Managing COVID-19 anxiety
COVID-19 is changing the way we live. Every day, we are adapting to new changes and overcoming new challenges to protect ourselves against this virus. As paediatricians, we not only recognise the seriousness of these unprecedented events unfolding around the world but also the knock-on effect it is having on mental health.
As the number of COVID-19 cases rise across Australia, so too does the level of anxiety within the community. For many families, this will be compounded by concern for loved ones, social isolation and financial hardship.
Many parents, caregivers and teachers will also be facing the added challenge of managing the anxiety of children and young people in these challenging times. Children and adolescents may have a particularly hard time making sense of what’s happening given their lack of experience, developing brain maturation and inherent suggestibility.
Feelings of worry and unease in this situation are understandable and are normal, for both adults and children alike, but knowing how to address it is vital.
Children and young people react, in part, to what they see around them. They are very sensitive to adult and caregiver stress, so taking care of ourselves is integral to taking care of them.
It is important that we play our part, as adults, to model our behaviours and responses in a sensible and thoughtful way.
It is also important that you actively listen to your child’s worries and are proactive in talking to them about the facts regarding coronavirus. Reassure them that they are safe and help them to understand the situation in a developmentally appropriate manner.
Here are a few helpful strategies and resources to help manage child, adolescent and parental anxiety:
Don’t be afraid to talk to your child about the pandemic. They have definitely heard about coronavirus and need a safe space to share their feelings. Many children’s extracurricular activities are being cancelled, schools are transitioning to online teaching and the media is continuing to stream information about COVID-19 at pace. Children may also be worried about how the virus will affect their mum and dad as well as their grandparents.
As parents you should offer stability and reassurance during this time. Take a break from the continual media coverage of coronavirus at home, engage children with simple play and regular conversations and continue routines and physical activity at home. Take the opportunity of social distancing to connect with your children about topics that do not include COVID-19.
This guide provides some useful tips on how to talk to your child about coronavirus.
Children thrive when they have structure in their day. Imagine a river with no banks - there is nothing to contain the creative flow of water. Routines teach kids how to constructively manage themselves and predictability helps them to feel calm and purposeful. AHA Parenting is a wonderful resource for parents looking to implement routine at home.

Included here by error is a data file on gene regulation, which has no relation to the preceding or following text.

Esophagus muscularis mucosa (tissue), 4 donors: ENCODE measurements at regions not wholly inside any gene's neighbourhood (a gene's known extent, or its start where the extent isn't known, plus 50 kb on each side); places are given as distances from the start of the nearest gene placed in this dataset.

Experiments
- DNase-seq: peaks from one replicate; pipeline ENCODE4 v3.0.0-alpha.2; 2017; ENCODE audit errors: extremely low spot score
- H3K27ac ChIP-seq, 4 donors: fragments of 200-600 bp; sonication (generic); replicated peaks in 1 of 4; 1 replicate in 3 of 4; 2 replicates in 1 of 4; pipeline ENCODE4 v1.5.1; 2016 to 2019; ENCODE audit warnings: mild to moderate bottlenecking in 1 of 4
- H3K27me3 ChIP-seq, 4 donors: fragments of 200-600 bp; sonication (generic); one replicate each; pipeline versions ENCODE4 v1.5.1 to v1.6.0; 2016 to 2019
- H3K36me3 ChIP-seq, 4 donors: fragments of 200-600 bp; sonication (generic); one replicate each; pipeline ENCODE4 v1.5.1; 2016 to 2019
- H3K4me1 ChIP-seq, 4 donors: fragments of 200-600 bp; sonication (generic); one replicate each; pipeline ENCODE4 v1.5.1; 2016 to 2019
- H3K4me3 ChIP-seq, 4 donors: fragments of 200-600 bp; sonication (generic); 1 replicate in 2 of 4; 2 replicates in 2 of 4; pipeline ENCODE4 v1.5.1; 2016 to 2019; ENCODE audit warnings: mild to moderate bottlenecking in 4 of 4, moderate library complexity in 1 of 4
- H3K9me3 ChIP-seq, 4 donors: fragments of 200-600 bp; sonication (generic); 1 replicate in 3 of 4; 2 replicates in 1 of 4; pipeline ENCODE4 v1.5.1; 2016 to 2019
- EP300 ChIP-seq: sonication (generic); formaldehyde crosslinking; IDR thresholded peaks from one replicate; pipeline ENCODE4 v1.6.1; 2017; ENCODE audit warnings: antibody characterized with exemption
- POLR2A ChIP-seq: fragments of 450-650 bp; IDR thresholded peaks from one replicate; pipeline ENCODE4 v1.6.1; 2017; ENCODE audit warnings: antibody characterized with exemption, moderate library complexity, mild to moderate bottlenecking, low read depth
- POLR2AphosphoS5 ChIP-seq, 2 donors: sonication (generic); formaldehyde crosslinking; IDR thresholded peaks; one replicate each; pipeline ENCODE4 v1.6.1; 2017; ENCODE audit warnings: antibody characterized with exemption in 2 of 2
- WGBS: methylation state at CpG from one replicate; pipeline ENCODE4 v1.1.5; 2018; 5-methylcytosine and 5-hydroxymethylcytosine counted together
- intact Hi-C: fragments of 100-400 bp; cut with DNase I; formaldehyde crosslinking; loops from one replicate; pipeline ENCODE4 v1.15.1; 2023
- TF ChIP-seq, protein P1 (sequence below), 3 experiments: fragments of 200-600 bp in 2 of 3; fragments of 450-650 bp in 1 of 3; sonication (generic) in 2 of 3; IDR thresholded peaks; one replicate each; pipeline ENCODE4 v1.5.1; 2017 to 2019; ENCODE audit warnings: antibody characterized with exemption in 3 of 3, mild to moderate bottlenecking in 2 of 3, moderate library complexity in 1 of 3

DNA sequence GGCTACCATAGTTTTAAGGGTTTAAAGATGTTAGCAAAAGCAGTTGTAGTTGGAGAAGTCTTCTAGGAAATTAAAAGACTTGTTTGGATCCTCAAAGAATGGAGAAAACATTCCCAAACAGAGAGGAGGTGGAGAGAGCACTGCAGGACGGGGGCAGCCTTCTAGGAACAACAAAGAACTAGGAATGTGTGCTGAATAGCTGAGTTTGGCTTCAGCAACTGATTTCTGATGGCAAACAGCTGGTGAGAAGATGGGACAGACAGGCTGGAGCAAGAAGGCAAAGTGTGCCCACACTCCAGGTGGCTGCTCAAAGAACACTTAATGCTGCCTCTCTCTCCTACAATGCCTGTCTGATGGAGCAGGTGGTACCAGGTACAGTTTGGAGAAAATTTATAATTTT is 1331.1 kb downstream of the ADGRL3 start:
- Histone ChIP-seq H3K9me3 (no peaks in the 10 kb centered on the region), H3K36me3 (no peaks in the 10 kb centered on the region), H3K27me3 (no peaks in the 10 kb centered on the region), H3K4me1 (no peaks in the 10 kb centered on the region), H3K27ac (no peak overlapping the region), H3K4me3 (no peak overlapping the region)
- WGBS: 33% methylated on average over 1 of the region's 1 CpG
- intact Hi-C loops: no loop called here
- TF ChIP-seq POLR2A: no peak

Young people who overthink situations or life events are at higher risk of mental health problems. Helping adolescents to practice mindfulness and learning to focus on the present moment will help overcome overriding, negative thoughts.
Self-care is a daily practice and young people will benefit from positive, everyday habits that build healthy bodies and minds. Evidence-based apps like Headspace, Smiling Mind and Calm, both available on Android and Apple stores, provide directed exercises that you can do with your adolescent and on your own. Encourage morning rituals to help focus and direct energy towards meaningful activities, and mindfulness breaks to reset and wind down in the evenings.
During a safety briefing on a plane you are instructed to put on the oxygen mask first before assisting others, and this is a perfect metaphor for self-care – look after yourself so you can better look after others.
Everybody practices self-care differently, so it is important to find what works for you and create achievable ‘micro-moments’ of self-care. Staying active at home is particularly important to maintain good health, and relatively easy due to YouTube and fitness apps (eg Nike training club).
Try listening to your favourite playlist while you’re in the shower, light a candle with your favourite scent, read something uplifting, practice mindfulness or relaxation together as a family, and keep a balanced diet. ReachOut has some great ideas of how to take care of yourself.
We are fortunate in Australia to have a robust healthcare system that is well positioned to weather this pandemic and by working together, looking out for each other and looking after ourselves, we can help slow the spread. But
This is one of those few times in our lives that an equally unified community response will halt the spread of this disease and will save lives.
If you, or someone you know, is struggling there is help available:
- Speak to your GP
- Mental Health Hotline (24 hr) 1800 011 511
- Suicide Call Back Service 1300 659 467
- Beyond Blue 1300 22 46 36
- Lifeline 13 11 14
- Kids Helpline 1800 55 1800
Dr Vikram Palit, Dr Bronwyn Milne, A/Prof Susan Towns, Popi Iatrou and Nadishani Fernando
Adolescent Medicine Unit
Sydney Children's Hospitals Network